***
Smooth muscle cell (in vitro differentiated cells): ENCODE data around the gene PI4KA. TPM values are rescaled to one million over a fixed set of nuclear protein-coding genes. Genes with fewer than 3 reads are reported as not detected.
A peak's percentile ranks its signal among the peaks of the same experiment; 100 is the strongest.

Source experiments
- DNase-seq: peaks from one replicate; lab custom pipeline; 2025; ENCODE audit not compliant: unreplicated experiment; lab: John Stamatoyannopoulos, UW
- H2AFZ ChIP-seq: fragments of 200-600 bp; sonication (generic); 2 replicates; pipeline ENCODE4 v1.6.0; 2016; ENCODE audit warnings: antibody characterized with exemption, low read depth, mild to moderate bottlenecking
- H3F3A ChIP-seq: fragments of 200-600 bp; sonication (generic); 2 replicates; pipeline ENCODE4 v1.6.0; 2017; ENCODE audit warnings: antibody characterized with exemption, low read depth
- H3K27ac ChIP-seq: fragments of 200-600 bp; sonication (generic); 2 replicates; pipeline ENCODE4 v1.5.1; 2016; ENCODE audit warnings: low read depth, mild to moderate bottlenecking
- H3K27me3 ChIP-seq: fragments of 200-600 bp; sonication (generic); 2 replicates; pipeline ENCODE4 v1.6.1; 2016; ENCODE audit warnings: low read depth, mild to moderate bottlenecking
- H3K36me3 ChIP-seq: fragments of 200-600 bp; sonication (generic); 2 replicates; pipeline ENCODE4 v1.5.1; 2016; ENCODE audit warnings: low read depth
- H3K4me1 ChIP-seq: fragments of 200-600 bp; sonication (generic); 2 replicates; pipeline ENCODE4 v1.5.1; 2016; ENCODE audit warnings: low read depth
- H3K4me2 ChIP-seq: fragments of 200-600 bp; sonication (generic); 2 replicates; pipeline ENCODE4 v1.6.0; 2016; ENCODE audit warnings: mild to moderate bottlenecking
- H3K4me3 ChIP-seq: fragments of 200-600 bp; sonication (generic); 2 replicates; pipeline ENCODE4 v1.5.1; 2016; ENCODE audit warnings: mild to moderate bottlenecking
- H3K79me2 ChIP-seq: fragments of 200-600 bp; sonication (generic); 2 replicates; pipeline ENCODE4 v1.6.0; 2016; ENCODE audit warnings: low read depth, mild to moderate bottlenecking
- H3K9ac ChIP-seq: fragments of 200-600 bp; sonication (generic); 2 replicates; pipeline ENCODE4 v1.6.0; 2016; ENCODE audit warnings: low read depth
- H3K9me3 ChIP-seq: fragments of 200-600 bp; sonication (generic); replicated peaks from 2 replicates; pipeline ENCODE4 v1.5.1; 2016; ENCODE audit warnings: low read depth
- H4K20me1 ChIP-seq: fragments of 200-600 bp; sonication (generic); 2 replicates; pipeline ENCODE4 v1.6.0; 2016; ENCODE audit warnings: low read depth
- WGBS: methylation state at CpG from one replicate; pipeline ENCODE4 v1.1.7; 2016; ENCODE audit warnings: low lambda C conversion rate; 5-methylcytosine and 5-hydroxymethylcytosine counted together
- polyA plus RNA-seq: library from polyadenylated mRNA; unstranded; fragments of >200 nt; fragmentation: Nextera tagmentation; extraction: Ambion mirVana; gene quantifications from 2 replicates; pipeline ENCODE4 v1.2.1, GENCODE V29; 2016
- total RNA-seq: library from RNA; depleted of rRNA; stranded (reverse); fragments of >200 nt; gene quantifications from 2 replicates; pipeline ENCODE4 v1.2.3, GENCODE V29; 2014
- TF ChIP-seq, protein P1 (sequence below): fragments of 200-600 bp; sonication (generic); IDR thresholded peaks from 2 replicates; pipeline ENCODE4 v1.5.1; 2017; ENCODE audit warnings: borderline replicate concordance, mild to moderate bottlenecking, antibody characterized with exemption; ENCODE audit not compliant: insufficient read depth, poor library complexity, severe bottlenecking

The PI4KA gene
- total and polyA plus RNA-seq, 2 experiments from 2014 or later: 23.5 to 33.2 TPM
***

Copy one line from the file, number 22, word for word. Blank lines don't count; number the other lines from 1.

- total and polyA plus RNA-seq, 2 experiments from 2014 or later: 23.5 to 33.2 TPM